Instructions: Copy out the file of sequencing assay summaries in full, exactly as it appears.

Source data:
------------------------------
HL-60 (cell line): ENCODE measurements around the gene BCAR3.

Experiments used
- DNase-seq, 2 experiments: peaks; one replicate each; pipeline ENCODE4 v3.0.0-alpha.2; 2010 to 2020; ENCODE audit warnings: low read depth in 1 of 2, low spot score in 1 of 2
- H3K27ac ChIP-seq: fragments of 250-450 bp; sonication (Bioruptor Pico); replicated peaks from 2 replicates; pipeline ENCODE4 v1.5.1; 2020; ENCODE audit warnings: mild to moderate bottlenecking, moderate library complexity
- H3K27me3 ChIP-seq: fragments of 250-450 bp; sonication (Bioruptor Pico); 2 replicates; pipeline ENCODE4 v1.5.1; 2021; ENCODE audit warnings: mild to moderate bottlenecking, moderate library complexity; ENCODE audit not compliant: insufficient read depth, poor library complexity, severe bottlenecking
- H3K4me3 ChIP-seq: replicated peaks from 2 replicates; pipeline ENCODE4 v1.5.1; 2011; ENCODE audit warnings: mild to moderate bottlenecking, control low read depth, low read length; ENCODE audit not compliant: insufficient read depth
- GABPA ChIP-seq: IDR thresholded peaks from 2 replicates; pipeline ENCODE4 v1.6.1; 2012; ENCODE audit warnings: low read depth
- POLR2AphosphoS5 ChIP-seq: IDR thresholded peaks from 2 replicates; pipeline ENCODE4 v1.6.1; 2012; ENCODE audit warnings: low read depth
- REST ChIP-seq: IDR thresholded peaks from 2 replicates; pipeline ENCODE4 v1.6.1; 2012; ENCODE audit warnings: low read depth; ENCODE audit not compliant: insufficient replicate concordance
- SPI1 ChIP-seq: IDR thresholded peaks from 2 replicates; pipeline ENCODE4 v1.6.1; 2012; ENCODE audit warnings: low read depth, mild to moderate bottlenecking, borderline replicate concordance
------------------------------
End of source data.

HL-60 (cell line): ENCODE measurements around the gene BCAR3.

Experiments used
- DNase-seq, 2 experiments: peaks; one replicate each; pipeline ENCODE4 v3.0.0-alpha.2; 2010 to 2020; ENCODE audit warnings: low read depth in 1 of 2, low spot score in 1 of 2
- H3K27ac ChIP-seq: fragments of 250-450 bp; sonication (Bioruptor Pico); replicated peaks from 2 replicates; pipeline ENCODE4 v1.5.1; 2020; ENCODE audit warnings: mild to moderate bottlenecking, moderate library complexity
- H3K27me3 ChIP-seq: fragments of 250-450 bp; sonication (Bioruptor Pico); 2 replicates; pipeline ENCODE4 v1.5.1; 2021; ENCODE audit warnings: mild to moderate bottlenecking, moderate library complexity; ENCODE audit not compliant: insufficient read depth, poor library complexity, severe bottlenecking
- H3K4me3 ChIP-seq: replicated peaks from 2 replicates; pipeline ENCODE4 v1.5.1; 2011; ENCODE audit warnings: mild to moderate bottlenecking, control low read depth, low read length; ENCODE audit not compliant: insufficient read depth
- GABPA ChIP-seq: IDR thresholded peaks from 2 replicates; pipeline ENCODE4 v1.6.1; 2012; ENCODE audit warnings: low read depth
- POLR2AphosphoS5 ChIP-seq: IDR thresholded peaks from 2 replicates; pipeline ENCODE4 v1.6.1; 2012; ENCODE audit warnings: low read depth
- REST ChIP-seq: IDR thresholded peaks from 2 replicates; pipeline ENCODE4 v1.6.1; 2012; ENCODE audit warnings: low read depth; ENCODE audit not compliant: insufficient replicate concordance
- SPI1 ChIP-seq: IDR thresholded peaks from 2 replicates; pipeline ENCODE4 v1.6.1; 2012; ENCODE audit warnings: low read depth, mild to moderate bottlenecking, borderline replicate concordance